A stretch of six wins in seven games, sullied only by a one-point road loss to the Miami Heat three weeks ago, had lifted the Oklahoma City Thunder back to the brink of .500 for the first time in almost three months on Monday.
However, the Thunder suffered a sixth consecutive loss while one game under .500, losing to the visiting Golden State Warriors 128-120. The Thunder have been below .500 since Nov. 5, when a 108-94 loss at the Milwaukee Bucks marked the second of four consecutive defeats. The Thunder, who have labored mightily to reach break-even status but have failed repeatedly, will have another chance to climb within a game of .500 on Wednesday against the host Houston Rockets.
The meeting will mark the first of three between the teams over the next two weeks. Houston claimed the first game of the season series on Nov. 26, beating the visiting Thunder 118-105.
The Thunder trailed by 21 points early in the third quarter against the Warriors before whittling that margin to 109-107 with 4:15 left. Throughout their stretch of exceptional play, the Thunder have shown a tendency for tenacity and toughness and have consistently exceeded the meager expectations that faced the team entering the season.
Despite the Warriors' reputation, the Thunder didn't fold when the deficit swelled. For a team with one of the youngest rosters in the NBA, the fact that it has established that type of personality comes as no surprise to coach Mark Daigneault.
"That's never been a problem for this team," Daigneault said. "Obviously a lot has been made of the team's willingness to respond to adversity and pull together but we haven't been down 15 or 20 very much in the last two months. I've been as impressed with their ability to band together through a little bit of success and playing with leads. It's as important to do it then as it is when you're down.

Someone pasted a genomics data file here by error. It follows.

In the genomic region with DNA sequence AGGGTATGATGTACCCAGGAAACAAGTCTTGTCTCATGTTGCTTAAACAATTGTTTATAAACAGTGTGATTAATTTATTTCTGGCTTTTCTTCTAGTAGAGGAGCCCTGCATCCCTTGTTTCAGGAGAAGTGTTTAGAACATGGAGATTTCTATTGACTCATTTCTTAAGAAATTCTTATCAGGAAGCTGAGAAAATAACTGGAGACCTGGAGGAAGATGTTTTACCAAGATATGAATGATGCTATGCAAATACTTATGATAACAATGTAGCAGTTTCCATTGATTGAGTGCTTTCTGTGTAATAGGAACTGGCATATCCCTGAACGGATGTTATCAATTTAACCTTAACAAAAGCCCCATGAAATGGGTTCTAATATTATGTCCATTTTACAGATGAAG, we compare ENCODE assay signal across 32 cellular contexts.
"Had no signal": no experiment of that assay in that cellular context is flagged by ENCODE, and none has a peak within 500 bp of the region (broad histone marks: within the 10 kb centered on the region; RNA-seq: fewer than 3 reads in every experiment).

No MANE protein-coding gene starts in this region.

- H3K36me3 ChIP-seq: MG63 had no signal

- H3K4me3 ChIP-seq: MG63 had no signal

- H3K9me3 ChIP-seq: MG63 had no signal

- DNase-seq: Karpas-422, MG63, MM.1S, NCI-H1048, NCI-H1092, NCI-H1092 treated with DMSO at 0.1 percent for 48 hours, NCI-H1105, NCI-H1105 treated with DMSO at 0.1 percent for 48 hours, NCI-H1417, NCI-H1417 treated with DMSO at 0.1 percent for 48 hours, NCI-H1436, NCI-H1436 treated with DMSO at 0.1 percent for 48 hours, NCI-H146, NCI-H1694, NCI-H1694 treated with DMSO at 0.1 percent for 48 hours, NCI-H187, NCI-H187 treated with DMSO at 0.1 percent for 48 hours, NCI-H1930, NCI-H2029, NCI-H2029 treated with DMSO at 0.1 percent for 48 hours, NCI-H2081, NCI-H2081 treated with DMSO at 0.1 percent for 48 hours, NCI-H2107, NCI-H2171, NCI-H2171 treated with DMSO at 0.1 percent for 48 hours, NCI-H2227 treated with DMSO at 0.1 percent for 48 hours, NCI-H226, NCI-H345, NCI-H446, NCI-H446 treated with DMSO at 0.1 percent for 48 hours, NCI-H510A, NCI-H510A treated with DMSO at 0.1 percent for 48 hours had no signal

"The thing that's been impressive about this team is that they've done that consistently, regardless of the scoreboard."
The Rockets won for the second time in six days on Saturday on the heels of a 13-game losing skid, besting the Detroit Pistons 117-114 despite participating without their three leading scorers.
The Rockets rallied late despite Jalen Green (calf), Kevin Porter Jr. (foot) and Alperen Sengun (illness) all being unavailable. The trio averages a combined 56.4 points -- 51.5 percent of the Rockets' total -- 18.5 rebounds and 12.9 assists, yet the Rockets somehow found a path to victory.
"This was a good win for us," said Rockets assistant coach John Lucas, who was filling in for Stephen Silas while Silas attended a memorial service for his father, longtime NBA player and coach Paul Silas.
"This is how we have to play. When we got it down to the end, we did a great job of hanging in there. We desperately needed this one. And to win this game for coach, hopefully, he enjoys this one."
--Field Level Media